Deployment description

Defined by the element task, currently only for Docker deployments, this element describes how Thinger.io will launch and configure the environment. It contains details about the docker image to use, the environemt variables inside the container, the volumes attached, copy of configuration files...

The best example in this case is the Grafana Plugin:

plugin.json
{
  "task" : {
    "env" : {
      "GF_SERVER_DOMAIN" : "${THINGER_HOST}",
      "GF_SERVER_ROOT_URL": "https://${THINGER_HOST}/users/${THINGER_USER}/plugins/${THINGER_PLUGIN}/",
      "GF_SERVER_SERVE_FROM_SUB_PATH" : "true",
      "GF_SERVER_ENABLE_GZIP" : "true",
      "GF_SECURITY_ADMIN_USER" : "${THINGER_USER}",
      "GF_SECURITY_COOKIE_SECURE" : "true",
      "GF_SECURITY_COOKIE_SAMESITE" : "strict",
      "GF_ANALYTICS_REPORTING_ENABLED" : "false",
      "GF_SECURITY_ALLOW_EMBEDDING" : "true",
      "GF_LOG_MODE" : "console",
      "THINGER_INFLUXDB_TOKEN": "{{THINGER_INFLUXDB_TOKEN}}"
    },
    "type" : "docker",
    "image" : "grafana/grafana:8.5.4",
    "volumes" : [
      {
        "source": "data",
        "target": "/var/lib/grafana",
        "description": "Mount point for user data configuration"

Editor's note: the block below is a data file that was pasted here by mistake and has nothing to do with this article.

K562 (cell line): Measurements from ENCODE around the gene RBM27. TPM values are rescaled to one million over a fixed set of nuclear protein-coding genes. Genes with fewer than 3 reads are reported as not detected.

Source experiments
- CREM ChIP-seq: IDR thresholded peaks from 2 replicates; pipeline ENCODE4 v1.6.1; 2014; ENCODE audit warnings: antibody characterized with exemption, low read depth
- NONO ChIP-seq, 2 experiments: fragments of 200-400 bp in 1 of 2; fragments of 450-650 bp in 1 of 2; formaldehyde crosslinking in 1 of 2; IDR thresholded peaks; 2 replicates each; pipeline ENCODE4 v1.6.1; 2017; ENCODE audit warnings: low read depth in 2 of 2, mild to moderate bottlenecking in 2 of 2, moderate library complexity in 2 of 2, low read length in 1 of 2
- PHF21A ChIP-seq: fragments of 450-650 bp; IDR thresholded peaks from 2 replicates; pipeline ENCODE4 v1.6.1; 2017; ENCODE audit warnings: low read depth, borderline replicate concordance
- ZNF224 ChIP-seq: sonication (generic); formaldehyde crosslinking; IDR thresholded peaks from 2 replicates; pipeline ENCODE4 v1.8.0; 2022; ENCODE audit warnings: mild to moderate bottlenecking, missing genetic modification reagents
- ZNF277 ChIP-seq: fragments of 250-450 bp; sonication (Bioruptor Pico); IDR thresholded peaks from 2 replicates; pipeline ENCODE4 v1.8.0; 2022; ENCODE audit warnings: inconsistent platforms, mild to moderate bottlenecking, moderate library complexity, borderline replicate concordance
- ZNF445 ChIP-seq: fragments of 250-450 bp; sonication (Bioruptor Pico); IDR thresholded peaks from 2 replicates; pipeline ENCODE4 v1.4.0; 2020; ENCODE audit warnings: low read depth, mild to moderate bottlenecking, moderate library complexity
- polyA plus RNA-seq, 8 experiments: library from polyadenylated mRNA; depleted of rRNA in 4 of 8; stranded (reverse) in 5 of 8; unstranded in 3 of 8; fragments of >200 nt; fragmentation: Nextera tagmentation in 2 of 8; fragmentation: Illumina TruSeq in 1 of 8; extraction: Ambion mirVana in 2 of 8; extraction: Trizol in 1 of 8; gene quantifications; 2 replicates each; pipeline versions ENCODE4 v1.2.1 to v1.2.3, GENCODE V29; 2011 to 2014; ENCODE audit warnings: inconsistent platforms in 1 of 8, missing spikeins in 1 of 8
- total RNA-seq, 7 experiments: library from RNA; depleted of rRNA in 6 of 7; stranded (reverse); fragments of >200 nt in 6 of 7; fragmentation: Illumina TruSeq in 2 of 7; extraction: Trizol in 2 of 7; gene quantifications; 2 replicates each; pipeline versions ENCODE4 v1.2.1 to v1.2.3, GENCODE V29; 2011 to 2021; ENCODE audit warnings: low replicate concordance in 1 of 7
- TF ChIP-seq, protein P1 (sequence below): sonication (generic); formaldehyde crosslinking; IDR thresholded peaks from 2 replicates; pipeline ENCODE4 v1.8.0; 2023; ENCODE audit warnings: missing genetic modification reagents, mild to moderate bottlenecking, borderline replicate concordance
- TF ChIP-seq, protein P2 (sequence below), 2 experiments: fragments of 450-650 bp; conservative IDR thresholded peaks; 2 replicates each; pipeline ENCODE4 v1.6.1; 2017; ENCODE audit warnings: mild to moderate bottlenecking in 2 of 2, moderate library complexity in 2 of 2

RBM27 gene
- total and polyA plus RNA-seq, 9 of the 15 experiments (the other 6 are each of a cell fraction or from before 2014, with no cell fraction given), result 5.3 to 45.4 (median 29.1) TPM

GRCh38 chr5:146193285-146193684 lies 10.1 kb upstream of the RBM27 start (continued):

},
      {
        "source": "datasources",
        "target": "/etc/grafana/provisioning/datasources/",
        "description": "Mount point for preconfigured datasources"
      }
    ],
    "copy": {
      "datasources": "datasources"
    }
  }
}

In this case we see different subelements:

  • env: environment variables passed to the Docker environment.
  • type: docker.
  • image: defines the docker image to create the container from. If the version is omitted, it will append the version from the plugin, which corresponds to the version element of the plugin.json file.
  • volumes: declares the data volumes that will attach to the container. In this case there are two, data, that is used to persist the path /var/lib/grafana, in case the container is restarted or updated; and datasources, used for preconfiguration files copied to the container.
  • copy: defines the directory to copy from the Plugin Structure, into the name volume defined in the volumes section.

Additional to the plugin defined environment variables, there are Thinger.io defined, that can be used to construct additional variables as shown in the above example, which are:

  • THINGER_HOST